Other things that you can write about that show leadership could be motivating others to achieve a shared goal, leading a project, running training and development, or even through your hobbies like being a team captain for a football team.
Leadership, like a lot of the skills we mentioned, doesn’t work alone. There are other skills like communication, problem-solving, and collaboration that all support and give more evidence of your leadership.
Good at talking? This could be a big skill for you.
When we say communication, what we mean isn’t only talking. It’s also writing, emails, texts, making sure everyone understands what they have to do, and more.
One of the most requested soft skills in job interviews is exceptional communication. Why? It saves time, it saves on money, and it reduces the number of issues that happen.
Being a clear, efficient, communicator – getting your message across with ease – will be one of the greatest transferrable skills you can have.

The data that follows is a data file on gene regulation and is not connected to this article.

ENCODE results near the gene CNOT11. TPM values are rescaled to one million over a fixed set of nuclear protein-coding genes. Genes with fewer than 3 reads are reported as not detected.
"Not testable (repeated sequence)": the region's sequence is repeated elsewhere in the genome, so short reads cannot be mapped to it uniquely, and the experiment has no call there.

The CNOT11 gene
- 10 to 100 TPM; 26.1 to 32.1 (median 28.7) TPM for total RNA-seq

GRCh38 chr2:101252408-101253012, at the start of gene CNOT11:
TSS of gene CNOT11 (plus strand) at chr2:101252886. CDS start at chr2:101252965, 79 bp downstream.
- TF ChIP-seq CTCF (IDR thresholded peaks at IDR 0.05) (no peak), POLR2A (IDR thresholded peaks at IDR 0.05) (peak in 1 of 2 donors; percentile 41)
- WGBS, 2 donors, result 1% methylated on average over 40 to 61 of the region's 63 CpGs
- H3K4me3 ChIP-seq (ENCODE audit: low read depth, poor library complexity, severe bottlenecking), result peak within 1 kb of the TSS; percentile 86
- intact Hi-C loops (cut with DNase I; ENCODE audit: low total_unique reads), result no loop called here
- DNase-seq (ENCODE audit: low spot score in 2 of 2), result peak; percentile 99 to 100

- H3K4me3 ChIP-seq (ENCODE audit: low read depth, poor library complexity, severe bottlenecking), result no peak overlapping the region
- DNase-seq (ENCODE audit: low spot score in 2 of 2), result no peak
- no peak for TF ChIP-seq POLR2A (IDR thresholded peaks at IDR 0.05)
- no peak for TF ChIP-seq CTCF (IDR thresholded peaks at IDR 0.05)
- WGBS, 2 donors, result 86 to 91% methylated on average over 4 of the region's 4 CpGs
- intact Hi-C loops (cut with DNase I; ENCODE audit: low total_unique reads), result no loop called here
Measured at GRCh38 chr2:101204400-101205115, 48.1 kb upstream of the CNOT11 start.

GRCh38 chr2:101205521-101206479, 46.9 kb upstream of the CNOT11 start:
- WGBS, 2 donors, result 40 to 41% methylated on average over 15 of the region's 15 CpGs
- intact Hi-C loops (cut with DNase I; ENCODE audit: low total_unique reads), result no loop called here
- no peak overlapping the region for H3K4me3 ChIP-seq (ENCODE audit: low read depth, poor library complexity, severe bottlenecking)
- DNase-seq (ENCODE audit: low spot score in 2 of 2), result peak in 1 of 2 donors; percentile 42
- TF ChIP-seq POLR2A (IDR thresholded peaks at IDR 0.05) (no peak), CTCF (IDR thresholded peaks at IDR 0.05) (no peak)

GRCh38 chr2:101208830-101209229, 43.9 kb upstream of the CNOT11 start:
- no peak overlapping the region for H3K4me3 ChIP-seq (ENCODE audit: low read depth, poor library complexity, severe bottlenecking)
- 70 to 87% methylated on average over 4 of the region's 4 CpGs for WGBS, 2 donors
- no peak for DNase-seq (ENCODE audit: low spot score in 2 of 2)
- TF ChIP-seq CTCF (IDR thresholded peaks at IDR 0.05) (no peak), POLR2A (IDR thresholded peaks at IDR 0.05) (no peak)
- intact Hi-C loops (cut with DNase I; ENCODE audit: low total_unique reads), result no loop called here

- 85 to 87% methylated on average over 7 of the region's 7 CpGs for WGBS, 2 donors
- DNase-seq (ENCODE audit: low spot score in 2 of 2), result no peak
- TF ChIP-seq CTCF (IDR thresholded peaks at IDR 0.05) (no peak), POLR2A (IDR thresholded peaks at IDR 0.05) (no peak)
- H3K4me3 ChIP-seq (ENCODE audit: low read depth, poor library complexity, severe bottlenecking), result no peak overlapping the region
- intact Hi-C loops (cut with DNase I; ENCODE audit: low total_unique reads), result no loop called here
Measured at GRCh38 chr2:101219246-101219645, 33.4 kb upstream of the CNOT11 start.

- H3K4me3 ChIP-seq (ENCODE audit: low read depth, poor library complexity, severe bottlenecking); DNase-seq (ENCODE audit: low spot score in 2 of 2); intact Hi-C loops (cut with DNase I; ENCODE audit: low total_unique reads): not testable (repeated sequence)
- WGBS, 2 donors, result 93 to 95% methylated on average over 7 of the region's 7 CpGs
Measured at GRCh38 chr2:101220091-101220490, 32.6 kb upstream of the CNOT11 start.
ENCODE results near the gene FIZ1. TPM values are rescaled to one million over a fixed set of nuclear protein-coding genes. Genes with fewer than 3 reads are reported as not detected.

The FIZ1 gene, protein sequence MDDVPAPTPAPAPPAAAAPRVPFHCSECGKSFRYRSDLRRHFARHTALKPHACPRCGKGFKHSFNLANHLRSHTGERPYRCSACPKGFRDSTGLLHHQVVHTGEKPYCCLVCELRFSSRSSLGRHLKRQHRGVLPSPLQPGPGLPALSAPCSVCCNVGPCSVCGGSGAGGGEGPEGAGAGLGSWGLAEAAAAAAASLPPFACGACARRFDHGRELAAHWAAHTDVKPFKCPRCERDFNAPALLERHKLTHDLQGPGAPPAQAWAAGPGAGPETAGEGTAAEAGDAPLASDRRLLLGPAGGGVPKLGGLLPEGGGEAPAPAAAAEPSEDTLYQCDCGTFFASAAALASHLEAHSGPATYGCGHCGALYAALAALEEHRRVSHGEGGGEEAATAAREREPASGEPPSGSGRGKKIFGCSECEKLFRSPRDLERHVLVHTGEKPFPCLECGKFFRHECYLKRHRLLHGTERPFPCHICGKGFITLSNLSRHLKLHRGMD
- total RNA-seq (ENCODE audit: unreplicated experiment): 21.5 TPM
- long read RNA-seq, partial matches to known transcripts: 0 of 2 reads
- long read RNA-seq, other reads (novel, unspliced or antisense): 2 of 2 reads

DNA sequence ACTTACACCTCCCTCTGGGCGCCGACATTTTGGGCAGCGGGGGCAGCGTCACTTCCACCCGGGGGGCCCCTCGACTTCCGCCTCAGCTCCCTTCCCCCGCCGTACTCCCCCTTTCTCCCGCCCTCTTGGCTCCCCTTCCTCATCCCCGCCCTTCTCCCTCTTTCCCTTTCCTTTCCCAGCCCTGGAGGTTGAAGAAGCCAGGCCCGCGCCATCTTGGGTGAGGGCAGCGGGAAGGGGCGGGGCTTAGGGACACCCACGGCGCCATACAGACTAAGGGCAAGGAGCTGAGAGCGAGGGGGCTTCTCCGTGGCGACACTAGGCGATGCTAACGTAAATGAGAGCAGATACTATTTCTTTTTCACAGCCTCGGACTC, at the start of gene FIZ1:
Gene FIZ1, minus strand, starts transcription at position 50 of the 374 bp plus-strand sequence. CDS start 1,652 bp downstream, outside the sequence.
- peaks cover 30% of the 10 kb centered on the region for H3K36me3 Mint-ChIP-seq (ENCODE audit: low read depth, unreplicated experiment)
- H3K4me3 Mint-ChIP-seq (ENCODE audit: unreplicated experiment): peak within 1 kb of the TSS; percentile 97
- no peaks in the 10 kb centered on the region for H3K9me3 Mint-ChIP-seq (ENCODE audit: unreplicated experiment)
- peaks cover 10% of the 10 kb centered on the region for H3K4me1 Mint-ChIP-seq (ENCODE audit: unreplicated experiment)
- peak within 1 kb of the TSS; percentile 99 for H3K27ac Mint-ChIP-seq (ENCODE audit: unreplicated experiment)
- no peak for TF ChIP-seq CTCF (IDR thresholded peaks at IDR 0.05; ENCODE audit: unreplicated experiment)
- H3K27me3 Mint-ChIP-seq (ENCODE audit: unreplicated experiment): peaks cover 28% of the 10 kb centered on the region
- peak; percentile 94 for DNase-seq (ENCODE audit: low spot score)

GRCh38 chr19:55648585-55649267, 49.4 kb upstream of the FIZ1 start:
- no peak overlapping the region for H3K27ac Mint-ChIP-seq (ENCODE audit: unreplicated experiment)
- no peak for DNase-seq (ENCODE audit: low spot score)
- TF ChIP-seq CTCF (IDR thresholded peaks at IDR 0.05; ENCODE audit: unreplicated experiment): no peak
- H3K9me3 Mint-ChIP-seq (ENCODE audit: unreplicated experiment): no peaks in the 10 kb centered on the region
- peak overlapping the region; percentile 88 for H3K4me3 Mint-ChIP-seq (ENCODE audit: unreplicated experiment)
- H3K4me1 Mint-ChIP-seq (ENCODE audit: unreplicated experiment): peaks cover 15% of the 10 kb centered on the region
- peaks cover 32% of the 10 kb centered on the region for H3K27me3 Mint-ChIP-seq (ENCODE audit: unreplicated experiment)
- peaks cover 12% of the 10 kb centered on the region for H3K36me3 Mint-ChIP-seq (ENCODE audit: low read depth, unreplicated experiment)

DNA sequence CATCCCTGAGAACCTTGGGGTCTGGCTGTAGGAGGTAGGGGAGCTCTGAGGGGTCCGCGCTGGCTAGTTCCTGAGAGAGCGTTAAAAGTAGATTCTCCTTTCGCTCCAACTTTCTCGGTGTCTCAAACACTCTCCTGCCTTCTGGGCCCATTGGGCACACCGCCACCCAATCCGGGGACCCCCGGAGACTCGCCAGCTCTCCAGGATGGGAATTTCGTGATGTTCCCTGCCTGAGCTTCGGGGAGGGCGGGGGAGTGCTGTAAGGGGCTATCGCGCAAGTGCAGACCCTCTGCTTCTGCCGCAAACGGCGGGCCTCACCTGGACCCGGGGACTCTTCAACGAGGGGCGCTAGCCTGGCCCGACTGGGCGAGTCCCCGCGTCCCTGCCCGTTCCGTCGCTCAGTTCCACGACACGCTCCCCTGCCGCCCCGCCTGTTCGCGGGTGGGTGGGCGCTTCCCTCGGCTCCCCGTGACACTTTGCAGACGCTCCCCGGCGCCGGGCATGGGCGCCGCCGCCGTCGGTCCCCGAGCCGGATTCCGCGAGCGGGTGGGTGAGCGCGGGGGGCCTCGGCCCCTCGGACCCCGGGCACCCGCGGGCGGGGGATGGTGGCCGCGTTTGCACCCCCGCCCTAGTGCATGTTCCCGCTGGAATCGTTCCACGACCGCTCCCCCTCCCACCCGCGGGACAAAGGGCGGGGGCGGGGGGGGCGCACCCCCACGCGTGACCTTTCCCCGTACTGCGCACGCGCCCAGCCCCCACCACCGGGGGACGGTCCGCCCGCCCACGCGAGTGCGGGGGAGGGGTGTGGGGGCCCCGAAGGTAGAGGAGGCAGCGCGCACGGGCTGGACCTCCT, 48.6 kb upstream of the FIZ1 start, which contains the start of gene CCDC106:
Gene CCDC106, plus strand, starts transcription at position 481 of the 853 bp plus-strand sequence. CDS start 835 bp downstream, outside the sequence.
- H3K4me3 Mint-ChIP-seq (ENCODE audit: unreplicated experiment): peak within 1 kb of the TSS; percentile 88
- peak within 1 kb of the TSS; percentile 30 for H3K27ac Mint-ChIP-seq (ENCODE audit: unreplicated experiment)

This will also include listening. Being able to show a time you listened carefully, and then reacted to it, will emphasise your communication skills even more.
Communication is most common in customer service industries, but it’s a skill that is versatile and important to every role.
Time management is a vital skill. Not only for work but also for life. Keeping on top of your tasks proves you can work to deadlines. That’s something a lot of businesses look for.
So how do you stay organised? Do you create to-do lists? Delegate? Ask for help? Or do you break up large projects?
Whether it’s that you’ve had experience stacking shelves within a set time in a retail store, you’ve completed projects within a deadline, or you’ve carried out construction work that met the time-sensitive needs of a client, you’ll have at least one example of time management to reference in your CV.
Prioritising tasks effectively is essential if you want to get anything done, on time, and to a high standard. That’s why it’s a key skill that the vast majority of employers value.